Dolby recently held a demo session of its brand new imaging tech at its San Francisco Labs, and now the company has revealed more details about its entry into the world of image.
Officially called Dolby Vision, the new technology is seeing hands on, or eyes on, time during CES 2014.
With Sharp and TCL as the first television manufacturers with prototypes, Roland Vlaicu, Dolby's Senior Director of Broadcast Imaging has told us more OEM's are on the way.
Hao Yi, Vice President of the TCL Corporation and CEO of TCL Multimedia states, "By dramatically enhancing picture quality, Dolby Vision will drive adoption of UHD 4K displays with a winning combination of more and better pixels."
TV sets with Dolby Vision should be available towards the end of 2014, right in time for the next round of holiday shopping.
Not just TVs
Dolby Vision is also making its way into streaming services.
Amazon Instant Video, Vudu, Netflix and Microsoft Xbox Video are currently lined up to stream Vision movies and television shows once Dolby Vision-capable TV sets hit the shelves, and when more content becomes mastered and graded in the new tech.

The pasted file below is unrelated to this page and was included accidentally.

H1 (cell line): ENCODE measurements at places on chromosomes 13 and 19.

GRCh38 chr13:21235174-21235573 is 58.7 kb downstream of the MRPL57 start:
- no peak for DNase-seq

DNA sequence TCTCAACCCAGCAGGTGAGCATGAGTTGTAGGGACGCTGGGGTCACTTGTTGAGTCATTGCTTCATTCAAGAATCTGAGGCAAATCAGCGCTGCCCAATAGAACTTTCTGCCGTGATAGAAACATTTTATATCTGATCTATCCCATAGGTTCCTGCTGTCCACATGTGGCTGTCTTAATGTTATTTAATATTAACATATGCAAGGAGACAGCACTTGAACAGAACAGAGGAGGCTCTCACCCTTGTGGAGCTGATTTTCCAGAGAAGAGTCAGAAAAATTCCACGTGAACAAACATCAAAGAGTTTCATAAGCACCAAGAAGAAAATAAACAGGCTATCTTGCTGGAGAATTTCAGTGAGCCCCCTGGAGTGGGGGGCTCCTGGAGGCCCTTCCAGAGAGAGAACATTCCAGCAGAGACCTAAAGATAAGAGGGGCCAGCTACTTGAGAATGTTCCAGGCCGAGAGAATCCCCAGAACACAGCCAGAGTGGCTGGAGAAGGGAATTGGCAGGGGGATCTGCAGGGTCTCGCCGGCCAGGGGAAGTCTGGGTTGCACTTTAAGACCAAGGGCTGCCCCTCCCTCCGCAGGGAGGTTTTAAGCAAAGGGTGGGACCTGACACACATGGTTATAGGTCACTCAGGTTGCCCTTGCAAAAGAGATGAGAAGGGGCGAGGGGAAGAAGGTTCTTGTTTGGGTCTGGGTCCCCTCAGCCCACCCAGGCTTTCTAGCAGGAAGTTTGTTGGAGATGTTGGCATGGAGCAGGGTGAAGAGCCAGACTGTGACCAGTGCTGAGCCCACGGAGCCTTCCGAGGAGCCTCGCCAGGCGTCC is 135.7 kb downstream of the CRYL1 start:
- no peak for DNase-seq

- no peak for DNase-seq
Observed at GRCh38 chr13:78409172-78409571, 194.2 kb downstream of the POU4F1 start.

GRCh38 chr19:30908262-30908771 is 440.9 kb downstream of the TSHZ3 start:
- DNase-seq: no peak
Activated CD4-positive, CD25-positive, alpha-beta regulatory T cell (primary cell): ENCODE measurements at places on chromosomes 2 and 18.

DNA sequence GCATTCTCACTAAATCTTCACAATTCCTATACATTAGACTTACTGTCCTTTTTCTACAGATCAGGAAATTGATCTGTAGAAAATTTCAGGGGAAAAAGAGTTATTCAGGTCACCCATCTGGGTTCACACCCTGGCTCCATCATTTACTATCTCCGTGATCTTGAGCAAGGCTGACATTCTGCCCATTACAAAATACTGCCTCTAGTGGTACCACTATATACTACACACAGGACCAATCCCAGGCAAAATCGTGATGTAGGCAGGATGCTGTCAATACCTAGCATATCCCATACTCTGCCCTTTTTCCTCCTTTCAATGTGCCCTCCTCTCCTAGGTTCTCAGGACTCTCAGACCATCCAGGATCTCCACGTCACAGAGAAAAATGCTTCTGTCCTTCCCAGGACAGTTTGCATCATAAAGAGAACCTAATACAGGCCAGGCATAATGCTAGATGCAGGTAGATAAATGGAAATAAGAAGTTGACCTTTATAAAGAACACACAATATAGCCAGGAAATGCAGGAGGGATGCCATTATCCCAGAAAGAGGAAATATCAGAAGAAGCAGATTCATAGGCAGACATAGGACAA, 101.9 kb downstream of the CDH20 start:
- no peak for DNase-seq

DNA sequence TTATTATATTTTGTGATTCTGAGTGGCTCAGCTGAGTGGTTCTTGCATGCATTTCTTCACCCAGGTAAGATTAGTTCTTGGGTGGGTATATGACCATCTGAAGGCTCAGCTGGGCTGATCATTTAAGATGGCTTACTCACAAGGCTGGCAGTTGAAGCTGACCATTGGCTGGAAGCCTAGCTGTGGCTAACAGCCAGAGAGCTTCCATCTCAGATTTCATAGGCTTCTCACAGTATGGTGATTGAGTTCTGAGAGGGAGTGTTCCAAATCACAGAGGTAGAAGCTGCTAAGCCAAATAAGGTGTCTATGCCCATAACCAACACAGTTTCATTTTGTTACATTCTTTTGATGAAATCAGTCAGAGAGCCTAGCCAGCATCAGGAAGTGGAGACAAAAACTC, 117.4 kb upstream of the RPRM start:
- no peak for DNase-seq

Jim Freeman, Vice President of Digital Video, Amazon further details that, "There is still work to be done to bring together the right mix of hardware, content, and streaming technology, and we look forward to working with great partners like Dolby to make that happen. Together, we will aim to give customers the highest-fidelity movie and TV experience possible."
With Netflix also offering Ultra HD/4K streaming, it's not surprising it has eyes on Dolby Vision.
Better pixels for all!
Vlaicu also hinted that Vision will also be seen in the gaming world. Though he did not elaborate on the specifics just yet, the release notes:
"It augments the fidelity of Ultra HD and HD video signals for over-the-top online streaming, broadcast, and gaming applications by maintaining and reproducing the dynamic range and color palette of the original content."
Mike Seamons, Senior Director of Xbox Video also sees Vision as an opportunity for improved image quality for "both game play and streaming HD content to the living room."
Stay tuned for more on the brand spankin' new tech, and get ready for pixels like you've never seen before.
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